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Anti-Consumerist Art and A City Without Signage

Anti-Consumerist Art and A City Without Signage

Advertising is all around us.

Unless you are in a remote area and completely unplugged, then advertising is a daily sightseeing event.

One artist spinning around the web, Etienne Lavie, is bringing some real attention to just how prevalent it is. Cleverly replacing what normally appears on the signs and billboards throughout the cityscape of Paris streets with renowned paintings brings a dramatized view of how signage can invade our lives, without us even noticing.

Anti-Consumerist Art and A City Without Signage

The project is called “OMG, who stole my ads?” and it literally transforms the barrage of signs that people who are out and about see all the time. This completely recreates the streets, changing the view into something suddenly a little more art worthy.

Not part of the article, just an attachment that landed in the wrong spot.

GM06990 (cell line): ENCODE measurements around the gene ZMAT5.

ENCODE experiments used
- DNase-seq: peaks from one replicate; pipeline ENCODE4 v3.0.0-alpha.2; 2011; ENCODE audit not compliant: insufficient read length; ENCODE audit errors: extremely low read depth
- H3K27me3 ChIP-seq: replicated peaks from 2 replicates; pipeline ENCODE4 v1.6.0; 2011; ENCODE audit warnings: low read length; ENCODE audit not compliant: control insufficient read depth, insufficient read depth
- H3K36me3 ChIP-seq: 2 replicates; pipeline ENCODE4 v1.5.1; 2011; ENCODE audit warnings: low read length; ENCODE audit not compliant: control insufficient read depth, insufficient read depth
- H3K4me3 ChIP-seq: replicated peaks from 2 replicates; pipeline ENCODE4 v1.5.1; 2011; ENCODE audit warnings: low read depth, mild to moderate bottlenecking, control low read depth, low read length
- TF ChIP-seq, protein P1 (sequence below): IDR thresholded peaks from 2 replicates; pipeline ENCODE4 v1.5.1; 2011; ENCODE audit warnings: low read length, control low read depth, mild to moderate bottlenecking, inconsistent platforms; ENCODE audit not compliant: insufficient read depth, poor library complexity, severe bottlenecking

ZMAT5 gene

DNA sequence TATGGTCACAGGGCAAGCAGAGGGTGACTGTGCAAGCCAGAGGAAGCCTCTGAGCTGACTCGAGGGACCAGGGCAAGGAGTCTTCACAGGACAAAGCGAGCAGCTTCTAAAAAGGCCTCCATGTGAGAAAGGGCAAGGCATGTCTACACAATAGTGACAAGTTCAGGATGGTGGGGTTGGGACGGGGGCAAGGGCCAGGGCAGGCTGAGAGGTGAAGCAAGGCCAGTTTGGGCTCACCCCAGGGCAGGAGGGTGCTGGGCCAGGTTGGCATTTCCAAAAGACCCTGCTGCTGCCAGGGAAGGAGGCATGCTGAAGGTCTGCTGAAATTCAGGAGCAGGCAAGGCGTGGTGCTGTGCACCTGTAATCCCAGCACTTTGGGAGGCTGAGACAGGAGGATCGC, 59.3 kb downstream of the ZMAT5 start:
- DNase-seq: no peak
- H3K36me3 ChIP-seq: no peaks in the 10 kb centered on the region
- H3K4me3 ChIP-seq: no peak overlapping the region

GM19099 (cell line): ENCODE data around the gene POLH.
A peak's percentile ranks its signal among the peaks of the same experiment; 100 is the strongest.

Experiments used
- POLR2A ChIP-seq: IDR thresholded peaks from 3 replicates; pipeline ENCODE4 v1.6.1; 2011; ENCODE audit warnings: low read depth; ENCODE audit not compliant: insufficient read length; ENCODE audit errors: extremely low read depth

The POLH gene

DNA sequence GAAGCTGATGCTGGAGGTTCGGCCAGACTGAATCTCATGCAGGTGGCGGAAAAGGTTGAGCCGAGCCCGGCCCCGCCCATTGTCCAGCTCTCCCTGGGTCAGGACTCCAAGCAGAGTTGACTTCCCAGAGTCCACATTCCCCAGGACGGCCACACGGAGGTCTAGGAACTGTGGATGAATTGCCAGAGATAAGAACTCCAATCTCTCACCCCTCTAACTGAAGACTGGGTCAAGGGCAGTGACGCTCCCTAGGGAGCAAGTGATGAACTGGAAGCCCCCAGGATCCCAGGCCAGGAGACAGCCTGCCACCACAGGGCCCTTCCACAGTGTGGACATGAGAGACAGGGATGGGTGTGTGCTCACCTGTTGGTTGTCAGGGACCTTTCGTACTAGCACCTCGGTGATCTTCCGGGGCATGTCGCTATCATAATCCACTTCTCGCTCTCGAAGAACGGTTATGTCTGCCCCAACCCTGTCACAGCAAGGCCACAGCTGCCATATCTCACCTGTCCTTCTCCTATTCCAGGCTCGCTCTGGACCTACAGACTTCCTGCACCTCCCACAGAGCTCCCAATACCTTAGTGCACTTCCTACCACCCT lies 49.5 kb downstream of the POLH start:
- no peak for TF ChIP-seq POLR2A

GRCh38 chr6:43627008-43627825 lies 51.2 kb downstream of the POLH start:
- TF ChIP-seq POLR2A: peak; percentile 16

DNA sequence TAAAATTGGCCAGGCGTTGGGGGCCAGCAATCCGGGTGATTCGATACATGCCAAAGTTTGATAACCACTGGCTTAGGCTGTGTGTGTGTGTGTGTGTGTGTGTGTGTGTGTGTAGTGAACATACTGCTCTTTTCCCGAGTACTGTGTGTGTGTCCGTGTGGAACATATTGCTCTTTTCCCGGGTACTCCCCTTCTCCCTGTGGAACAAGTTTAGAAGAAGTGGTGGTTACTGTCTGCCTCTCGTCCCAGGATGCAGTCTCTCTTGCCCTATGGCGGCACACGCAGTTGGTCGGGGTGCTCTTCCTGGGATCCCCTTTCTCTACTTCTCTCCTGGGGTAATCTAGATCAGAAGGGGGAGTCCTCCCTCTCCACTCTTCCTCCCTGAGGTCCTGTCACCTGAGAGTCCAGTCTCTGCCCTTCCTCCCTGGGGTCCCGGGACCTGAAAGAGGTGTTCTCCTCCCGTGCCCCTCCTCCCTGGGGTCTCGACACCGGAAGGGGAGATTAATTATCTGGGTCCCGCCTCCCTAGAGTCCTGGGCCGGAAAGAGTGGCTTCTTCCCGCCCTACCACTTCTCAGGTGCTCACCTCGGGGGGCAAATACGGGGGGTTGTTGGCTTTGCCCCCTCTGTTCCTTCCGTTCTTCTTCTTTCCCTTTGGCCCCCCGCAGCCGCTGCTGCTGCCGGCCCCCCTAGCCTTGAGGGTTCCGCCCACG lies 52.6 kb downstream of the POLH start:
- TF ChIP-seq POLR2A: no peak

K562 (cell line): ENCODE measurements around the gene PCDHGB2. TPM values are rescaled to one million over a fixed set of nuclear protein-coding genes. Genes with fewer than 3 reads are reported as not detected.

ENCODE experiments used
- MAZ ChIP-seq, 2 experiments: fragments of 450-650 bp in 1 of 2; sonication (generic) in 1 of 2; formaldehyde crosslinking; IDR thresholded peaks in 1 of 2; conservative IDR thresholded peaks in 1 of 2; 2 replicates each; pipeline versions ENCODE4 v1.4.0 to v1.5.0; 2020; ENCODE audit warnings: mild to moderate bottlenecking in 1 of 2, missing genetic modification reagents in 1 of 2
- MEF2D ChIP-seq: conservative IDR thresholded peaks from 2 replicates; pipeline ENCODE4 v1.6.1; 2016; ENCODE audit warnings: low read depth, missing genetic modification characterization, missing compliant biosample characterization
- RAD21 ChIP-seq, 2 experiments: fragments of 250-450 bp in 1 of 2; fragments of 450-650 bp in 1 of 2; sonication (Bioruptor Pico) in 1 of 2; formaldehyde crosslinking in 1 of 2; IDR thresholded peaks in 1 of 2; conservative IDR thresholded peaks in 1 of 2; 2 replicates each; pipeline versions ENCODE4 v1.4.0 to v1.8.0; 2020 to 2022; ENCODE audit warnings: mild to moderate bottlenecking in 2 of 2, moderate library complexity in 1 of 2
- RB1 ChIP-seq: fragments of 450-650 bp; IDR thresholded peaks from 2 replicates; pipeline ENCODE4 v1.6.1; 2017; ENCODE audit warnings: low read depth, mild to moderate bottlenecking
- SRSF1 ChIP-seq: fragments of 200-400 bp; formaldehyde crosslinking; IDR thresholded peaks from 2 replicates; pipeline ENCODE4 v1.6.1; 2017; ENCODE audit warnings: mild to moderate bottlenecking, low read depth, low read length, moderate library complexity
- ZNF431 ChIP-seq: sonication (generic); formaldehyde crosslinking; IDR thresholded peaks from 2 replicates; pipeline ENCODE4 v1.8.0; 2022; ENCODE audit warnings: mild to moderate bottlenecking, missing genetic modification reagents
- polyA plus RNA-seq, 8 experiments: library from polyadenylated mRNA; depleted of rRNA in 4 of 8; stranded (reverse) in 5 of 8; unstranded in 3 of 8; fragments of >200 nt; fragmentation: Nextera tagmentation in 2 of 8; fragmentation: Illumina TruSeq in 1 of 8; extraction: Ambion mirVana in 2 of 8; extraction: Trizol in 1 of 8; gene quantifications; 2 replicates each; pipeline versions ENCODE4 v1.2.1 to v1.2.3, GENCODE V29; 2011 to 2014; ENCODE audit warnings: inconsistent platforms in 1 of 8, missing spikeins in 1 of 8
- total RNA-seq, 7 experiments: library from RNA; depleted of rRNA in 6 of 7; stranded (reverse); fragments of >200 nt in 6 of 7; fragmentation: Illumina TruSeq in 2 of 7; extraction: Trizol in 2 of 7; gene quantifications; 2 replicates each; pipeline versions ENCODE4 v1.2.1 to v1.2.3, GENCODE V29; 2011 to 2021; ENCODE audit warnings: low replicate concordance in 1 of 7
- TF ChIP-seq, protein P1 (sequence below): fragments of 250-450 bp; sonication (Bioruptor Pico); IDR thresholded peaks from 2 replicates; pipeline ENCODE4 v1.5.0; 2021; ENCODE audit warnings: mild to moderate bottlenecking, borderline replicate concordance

Anti-Consumerist Art and A City Without Signage Anti-Consumerist Art and A City Without Signage

An article in Fast Company compared the work to the city of São Paulo, Brazil, which initiated a comprehensive ban on advertising in outdoor street areas. In 2007 the city declared that certain zones would have to remain free of signs and solicitations, which were deemed public eyesores and compared to pollution.

Called the Clean City Law, it was an attempt to rid the metropolitan area of the excess clutter of billboards and the over-commercialization of the city.

This might be a refreshing code for a city to have to enforce.

Lavie’s work offers a brilliant message for the often consumer-driven focus of the modern world.

Anti-Consumerist Art and A City Without Signage

All images are from the gallery of Etienne Lavie.

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